Researchers have found that people may indeed like dogs more than they like other people.
Why do we like dogs more than other people? Believe it or not, cuteness may not be a factor.
Saying that we like our pet dog more than other humans may be a lame little joke we’re fond of telling, but there may be some truth to the jest after all. When it comes to empathy, you’d think that we would have more for members of our own species. After all, these individuals look like us, and to a certain extent, we can imagine how they’d feel in certain situations. However, a new study has found that we may actually be more empathetic toward dogs and babies than toward grown people like ourselves.
Babies can tug on our heartstrings just as much as dogs can.
Imagine an adult dog, a puppy, an adult person, and a human baby. Now, imagine that they’re all separately in trouble. Which of these individuals would you empathize with the most?
This was a question that researchers wanted answers to. Researchers had a total of 240 participants, all of whom were students, look at fake reports of an attack either on a dog or on a person. The fake report told the participants about how an unknown assailant attacked a victim. The report would go on to say that the attacker left the victim unconscious and suffering from a broken leg and multiple lacerations.
All the participants received a report telling them about the same events, but with one big difference. The victim varied among the versions of the report the participants received. In the different versions of the reports, the victim would be a puppy, a six-year-old dog, a one-year-old baby, or a 30-year-old human adult. After reading the report, the participants were asked questions that can help researchers gauge their level of empathy toward the victim.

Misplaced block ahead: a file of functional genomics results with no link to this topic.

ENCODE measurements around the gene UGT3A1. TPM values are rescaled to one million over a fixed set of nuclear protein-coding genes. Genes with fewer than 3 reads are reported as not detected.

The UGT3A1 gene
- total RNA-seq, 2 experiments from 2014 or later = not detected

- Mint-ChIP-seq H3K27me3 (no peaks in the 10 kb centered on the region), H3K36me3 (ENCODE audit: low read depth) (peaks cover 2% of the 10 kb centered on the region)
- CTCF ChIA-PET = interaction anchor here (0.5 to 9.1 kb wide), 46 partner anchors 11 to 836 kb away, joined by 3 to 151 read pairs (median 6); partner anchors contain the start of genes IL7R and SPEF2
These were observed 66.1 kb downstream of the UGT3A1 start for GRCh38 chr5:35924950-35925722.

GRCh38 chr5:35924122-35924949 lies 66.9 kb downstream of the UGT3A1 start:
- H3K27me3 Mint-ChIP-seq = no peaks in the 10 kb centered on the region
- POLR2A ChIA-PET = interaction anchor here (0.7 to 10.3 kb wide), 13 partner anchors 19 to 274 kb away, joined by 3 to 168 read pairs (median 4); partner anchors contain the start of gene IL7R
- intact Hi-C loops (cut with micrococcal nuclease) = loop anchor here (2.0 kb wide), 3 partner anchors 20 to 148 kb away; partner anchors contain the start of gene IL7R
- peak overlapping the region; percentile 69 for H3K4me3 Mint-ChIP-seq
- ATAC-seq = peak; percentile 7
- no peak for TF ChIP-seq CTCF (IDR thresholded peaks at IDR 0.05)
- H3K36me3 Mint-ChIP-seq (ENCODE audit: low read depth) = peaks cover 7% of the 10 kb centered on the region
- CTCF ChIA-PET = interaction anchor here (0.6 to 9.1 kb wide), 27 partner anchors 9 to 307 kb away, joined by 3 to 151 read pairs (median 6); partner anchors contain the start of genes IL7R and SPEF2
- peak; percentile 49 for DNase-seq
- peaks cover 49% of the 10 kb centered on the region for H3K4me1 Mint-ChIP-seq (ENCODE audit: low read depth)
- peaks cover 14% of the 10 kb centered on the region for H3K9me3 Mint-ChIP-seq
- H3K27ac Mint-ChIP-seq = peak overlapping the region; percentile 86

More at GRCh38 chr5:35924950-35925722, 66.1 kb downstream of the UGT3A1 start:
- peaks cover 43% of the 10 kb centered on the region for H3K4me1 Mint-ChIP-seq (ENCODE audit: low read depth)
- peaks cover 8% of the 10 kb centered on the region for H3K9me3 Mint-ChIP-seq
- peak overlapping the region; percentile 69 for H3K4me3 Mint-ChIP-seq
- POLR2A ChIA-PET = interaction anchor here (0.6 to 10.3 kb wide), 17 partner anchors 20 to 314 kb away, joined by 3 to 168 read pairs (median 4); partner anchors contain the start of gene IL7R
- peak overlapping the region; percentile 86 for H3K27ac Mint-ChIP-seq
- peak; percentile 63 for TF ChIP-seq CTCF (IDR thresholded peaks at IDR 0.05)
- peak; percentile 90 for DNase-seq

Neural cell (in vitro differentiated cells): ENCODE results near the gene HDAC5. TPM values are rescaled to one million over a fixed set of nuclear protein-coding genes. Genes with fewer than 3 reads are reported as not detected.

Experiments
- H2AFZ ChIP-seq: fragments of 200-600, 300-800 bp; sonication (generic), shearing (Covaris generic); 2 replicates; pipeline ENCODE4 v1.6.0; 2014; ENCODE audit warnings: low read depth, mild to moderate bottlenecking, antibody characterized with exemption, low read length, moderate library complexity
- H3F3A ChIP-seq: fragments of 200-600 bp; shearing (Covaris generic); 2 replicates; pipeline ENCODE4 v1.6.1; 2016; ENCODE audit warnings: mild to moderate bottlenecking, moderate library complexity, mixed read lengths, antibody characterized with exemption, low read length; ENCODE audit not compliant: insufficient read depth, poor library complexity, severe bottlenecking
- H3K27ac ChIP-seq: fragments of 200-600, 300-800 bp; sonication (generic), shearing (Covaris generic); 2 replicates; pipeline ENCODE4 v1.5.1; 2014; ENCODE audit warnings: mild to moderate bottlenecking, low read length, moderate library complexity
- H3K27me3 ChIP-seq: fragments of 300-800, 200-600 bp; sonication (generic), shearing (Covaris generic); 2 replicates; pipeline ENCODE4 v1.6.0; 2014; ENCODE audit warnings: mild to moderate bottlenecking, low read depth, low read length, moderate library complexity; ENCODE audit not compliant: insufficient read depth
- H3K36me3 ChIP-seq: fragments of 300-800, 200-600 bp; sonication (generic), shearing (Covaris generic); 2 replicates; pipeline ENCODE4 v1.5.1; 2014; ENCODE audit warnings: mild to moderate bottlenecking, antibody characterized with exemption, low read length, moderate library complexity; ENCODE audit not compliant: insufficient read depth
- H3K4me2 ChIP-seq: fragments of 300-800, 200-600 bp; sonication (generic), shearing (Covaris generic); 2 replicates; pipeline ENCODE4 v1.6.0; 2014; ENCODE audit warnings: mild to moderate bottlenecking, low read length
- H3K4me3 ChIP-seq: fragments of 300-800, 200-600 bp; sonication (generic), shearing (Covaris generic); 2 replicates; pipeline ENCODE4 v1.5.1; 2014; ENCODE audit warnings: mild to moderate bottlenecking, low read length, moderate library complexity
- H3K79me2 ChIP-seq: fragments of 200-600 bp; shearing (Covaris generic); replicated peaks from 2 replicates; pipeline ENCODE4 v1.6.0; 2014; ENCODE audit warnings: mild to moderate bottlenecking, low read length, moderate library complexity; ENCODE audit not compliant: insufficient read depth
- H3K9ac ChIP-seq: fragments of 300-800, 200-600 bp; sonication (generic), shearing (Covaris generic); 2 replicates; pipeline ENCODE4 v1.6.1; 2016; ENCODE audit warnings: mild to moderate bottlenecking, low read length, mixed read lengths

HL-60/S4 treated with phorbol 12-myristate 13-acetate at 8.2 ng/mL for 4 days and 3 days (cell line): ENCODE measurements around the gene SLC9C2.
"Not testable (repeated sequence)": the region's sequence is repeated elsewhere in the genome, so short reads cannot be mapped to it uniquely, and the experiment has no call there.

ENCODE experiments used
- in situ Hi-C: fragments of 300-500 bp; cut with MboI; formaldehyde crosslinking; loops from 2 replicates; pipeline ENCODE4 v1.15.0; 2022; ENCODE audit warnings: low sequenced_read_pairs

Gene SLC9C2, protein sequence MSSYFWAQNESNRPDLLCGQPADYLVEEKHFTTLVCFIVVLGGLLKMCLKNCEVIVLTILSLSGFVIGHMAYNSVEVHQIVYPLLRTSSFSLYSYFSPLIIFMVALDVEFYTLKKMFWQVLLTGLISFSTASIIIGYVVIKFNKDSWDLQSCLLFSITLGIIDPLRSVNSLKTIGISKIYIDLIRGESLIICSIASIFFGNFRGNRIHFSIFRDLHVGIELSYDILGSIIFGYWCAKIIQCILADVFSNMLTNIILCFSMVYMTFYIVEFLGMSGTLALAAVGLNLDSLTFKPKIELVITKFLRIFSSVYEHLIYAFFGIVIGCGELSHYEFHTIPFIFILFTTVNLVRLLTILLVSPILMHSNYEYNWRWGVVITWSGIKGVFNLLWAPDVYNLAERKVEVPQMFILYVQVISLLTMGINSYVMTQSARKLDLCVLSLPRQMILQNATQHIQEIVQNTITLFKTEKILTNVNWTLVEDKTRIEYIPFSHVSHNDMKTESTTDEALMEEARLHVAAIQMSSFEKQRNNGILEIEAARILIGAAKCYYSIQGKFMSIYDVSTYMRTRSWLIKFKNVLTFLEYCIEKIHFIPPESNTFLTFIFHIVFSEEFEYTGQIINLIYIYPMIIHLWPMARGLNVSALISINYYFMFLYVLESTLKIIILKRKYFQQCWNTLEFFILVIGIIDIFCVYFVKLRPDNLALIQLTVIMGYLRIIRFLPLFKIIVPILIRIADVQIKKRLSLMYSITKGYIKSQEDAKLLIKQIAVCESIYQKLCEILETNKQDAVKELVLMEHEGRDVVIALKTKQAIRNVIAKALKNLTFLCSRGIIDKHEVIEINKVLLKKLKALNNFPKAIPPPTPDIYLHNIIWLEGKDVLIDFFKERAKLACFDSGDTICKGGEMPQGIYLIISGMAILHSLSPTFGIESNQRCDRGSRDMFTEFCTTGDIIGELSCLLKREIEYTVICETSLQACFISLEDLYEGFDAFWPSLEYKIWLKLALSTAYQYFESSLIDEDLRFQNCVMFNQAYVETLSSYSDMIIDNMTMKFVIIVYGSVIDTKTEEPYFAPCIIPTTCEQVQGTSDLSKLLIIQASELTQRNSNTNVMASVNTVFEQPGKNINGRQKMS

The researchers expected that the empathy of the participants may be based on the ages and vulnerability of the “victims” in the report. However, the results of the experiment proved their expectations wrong.
What does it mean if we can empathize more with dogs and puppies than with other people?
According to the findings, the empathy of the participants for the puppy, the dog, and the human baby were generally at par with each other. The participants showed the least empathy for the adult person. The puppy was found to have received the most empathy, then the human baby, then the adult dog. Participants were less empathetic toward the dog only when compared to the human baby.
“Subjects did not view their dogs as animals, but rather as ‘fur babies’, or family members alongside human children,” the researchers wrote. This, therefore, may explain why the participants had more empathy for dogs and babies than for adult people. The results also suggest that we are likely to feel more empathy for a victim if we perceive them to be helpless.
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